A refrain is a line or lines that are repeated in music or verse, also known as the “chorus” of a song. English refrain originates in the Old French refraindre, in turn from Latin refrain, “song in which a single phrase is repeated”.
Its usage and significance have evolved over time, beginning with an exact repetition of all or most of the phrases in a poem or stanza. The refrain was then shortened to four lines before being reduced to a single line. However, today, the refrain is generally understood to refer to the primary refrain or chorus of a song, although it may also be used to describe any recurrent refrain phrases in any context.
The refrain is not a verse, yet it is often considered as one because the refrain has its own syntax and melody. In most cases, the refrain creates a general meaning of the song which remains unchanged from beginning to the end of the song. The refrain is usually repeated after each verse and chorus, and the refrain is often placed near the end of a song.
Refrain vs Chorus
The refrain can be compared to the chorus because the refrain consists of words that express the basic message of the song, but the refrain differs from a chorus in terms of music and meaning. Chorus has its own musical theme while refrain does not. Even though the refrain is also often repeated, the refrain can be sung in different ways, while the chorus has its own music and melody that should be followed in order to sound like a proper chorus.
Music has a variety of applications in today’s world, but its most essential purpose is to make us feel good and interact with one another. Music is a highly effective tool for socializing.
Music connects people while also allowing them to express themselves. It may help us relieve tension or even improve our health by stimulating the feel-good chemicals in the brain.
The use of refrains in music has several functions. One of them is to build expectations in the listener, who is waiting for a refrain to appear. Expectation has been shown to be an essential component of musical response in music psychology.
Repetition is one of the most essential instruments utilized by music composers to communicate with listeners since it can be used to accentuate feelings and thoughts. The refrain is usually the same as the song’s chorus. It might be a line, phrase, or set of phrases that are repeated numerous times throughout the piece.
A refrain in Beethoven’s 9th symphony, for example, evokes joy in music via a musical call and response. Refrains are found in opera, folk music, religious songs, and musical theater. There are several ways to use refrains to influence a song’s or piece of music’s rhythm, but it generally adds energy to the work.
History of Refrain
Refrain existed many years ago. The word refrain dates back to the late 14th century and is derived from French religiosity. It was formed by combining the Latin refrainre, which means “to repeat,” with the Latin refellere, which means “to restrain.” It has existed long before it became an established word in music.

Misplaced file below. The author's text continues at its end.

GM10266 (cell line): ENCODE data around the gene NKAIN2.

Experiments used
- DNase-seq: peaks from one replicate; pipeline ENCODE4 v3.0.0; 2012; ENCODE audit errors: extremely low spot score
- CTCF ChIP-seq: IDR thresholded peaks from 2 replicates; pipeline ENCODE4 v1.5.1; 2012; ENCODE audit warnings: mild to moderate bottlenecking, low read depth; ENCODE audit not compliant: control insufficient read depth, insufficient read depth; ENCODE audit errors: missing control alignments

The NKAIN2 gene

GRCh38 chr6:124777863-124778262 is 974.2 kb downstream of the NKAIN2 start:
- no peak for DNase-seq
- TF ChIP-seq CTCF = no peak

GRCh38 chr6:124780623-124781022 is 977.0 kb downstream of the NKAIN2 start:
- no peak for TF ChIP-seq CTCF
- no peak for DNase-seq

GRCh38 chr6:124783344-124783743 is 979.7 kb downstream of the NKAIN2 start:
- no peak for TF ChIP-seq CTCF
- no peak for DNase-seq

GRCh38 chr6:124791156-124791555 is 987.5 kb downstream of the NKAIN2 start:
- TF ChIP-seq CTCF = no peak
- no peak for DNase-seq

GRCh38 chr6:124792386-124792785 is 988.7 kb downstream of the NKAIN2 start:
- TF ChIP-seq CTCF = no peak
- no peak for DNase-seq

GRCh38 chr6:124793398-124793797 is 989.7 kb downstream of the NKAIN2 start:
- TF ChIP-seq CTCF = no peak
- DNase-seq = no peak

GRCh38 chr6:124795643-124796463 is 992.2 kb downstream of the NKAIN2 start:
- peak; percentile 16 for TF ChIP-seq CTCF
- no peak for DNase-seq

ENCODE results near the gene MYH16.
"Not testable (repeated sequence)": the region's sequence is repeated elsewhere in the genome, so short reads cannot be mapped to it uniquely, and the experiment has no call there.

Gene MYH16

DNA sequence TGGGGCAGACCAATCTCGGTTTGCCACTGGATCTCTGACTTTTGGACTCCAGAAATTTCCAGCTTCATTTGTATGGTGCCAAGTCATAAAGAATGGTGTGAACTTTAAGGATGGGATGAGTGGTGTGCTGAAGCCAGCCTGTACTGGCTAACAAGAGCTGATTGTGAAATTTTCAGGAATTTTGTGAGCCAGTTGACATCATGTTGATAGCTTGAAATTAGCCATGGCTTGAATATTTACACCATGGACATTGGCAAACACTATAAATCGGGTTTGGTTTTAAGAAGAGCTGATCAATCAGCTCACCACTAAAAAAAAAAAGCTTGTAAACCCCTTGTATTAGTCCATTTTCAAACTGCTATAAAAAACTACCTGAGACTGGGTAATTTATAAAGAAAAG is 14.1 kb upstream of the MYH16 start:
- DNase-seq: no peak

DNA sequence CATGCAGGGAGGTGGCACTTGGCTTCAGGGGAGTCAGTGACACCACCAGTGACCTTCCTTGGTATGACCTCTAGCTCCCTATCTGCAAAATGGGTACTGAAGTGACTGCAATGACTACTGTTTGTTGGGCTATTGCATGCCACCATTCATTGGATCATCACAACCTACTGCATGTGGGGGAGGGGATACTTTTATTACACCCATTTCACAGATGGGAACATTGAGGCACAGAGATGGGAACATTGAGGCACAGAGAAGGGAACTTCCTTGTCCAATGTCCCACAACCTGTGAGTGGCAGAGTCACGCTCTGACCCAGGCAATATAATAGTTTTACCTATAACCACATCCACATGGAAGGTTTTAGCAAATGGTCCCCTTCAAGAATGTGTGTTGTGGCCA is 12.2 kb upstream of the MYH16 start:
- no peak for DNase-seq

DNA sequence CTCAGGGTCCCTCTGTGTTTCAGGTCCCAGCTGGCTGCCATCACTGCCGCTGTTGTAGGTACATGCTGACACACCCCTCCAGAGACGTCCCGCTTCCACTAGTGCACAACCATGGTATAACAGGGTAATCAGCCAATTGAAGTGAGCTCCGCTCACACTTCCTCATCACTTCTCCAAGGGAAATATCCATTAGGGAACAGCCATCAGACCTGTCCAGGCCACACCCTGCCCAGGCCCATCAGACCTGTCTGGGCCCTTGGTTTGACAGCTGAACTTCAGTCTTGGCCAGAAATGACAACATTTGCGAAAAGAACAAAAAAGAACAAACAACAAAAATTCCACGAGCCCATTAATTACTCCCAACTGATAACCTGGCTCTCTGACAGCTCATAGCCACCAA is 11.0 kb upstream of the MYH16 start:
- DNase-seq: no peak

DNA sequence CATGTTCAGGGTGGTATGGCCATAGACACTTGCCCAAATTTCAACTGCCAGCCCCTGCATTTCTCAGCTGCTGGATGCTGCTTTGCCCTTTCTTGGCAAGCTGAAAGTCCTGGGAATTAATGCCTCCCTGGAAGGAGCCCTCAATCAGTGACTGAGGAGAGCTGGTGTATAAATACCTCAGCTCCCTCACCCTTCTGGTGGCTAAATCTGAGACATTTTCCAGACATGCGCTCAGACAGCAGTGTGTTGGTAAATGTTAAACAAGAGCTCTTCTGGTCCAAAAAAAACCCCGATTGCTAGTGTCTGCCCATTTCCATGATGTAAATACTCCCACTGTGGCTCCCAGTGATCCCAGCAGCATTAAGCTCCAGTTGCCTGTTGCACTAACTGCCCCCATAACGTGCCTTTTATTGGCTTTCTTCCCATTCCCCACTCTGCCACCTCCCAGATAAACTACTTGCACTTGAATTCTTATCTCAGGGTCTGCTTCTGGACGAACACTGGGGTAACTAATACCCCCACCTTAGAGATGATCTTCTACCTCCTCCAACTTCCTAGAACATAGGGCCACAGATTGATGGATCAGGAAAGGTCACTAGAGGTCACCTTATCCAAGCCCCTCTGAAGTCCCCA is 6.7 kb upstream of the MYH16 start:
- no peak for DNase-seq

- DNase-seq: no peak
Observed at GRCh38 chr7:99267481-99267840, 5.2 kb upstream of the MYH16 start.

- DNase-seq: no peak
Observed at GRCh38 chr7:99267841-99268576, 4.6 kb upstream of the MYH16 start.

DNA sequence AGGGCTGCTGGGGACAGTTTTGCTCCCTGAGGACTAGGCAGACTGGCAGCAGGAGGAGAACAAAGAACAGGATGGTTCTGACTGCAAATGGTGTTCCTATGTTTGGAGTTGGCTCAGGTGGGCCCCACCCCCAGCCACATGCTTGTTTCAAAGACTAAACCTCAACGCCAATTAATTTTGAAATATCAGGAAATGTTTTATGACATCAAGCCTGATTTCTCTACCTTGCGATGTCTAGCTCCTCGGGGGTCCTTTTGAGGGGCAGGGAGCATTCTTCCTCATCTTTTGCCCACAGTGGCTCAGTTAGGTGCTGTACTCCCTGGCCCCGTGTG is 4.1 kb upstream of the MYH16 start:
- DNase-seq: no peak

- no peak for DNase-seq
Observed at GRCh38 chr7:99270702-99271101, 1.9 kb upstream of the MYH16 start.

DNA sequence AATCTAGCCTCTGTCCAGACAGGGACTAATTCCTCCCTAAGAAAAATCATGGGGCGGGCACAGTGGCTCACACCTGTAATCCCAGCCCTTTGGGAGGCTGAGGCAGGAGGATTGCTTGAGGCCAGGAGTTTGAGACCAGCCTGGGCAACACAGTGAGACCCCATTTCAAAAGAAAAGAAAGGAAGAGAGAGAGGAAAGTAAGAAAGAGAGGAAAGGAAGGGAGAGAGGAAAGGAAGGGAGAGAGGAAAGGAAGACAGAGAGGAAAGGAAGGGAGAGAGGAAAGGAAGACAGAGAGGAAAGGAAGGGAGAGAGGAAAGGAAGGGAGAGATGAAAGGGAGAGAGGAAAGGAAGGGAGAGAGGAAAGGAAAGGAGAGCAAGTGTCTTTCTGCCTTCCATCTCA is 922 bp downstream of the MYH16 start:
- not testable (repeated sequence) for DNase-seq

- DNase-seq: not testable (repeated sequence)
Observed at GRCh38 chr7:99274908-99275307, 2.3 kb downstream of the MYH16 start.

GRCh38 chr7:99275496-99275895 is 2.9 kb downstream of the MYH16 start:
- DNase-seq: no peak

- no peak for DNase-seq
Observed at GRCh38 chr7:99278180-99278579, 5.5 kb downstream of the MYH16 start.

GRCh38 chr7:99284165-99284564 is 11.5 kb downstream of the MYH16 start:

The ancient Romans employed refrains in their poetry, singing ballads about Alexander the Great and Julius Caesar’s fights. When composing songs for theatrical performances, the ancient Greeks also used refrains.
In theater, the refrain has been employed for a long time. It’s also been seen in poetry and literature, including William Shakespeare’s writings. It was occasionally placed at the end of a line to indicate that it would no longer be sung but rather spoken.
The refrain was first seen being used in music when refrain songs emerged in the Middle Ages. Short phrases were used as a kind of music that became popular in Europe among religious people, who sang choral music, which was a long series of refrain songs sung by individuals who were standing in ranks and performing together.
Refrain in Classical Music
The refrain was developed in order to make songs more appealing. The definition of the refrain is a “phrased or verse that recurs at intervals in a poem.”
Refrain refers to phrases or sentences that are repeated again and again in order to emphasize certain ideas or emotions. Refrains add interest and appeal to songs by providing a twist of surprise when they are presented.
This approach has been utilized since the dawn of time, including in classical music. The refrain in Beethoven’s “Ode to Joy” from his 9th symphony is one example of a classic refrain, as well as opera arias like “Ave Maria.”
The refrain is a composers’ technique for generating balance and structure in classical music. A “Bridal Chorus” is a refrain in operas.
A refrain is a line or lines that are repeated in music or poetry, commonly known as the “chorus” of a song. The refrain has been used by composers for centuries as a technique to provide balance and structure.
It is also employed to increase the energy of a song or piece of music. Mozart even utilizes a refrain in his opera “Die Zauberflote” through the “Bridal Chorus.” Refrains have many functions, including adding expectations, providing energy, and evoking emotions.
The refrain in music has multiple uses, one of which is to build expectations in the listener. Another significant role refrain plays is to contribute rhythm to a song or piece of music.
Refrain existed many years ago and was seen being used in music when refrain songs emerged during the Middle Ages. The use of refrains in classical music began with its development in order to make songs more appealing.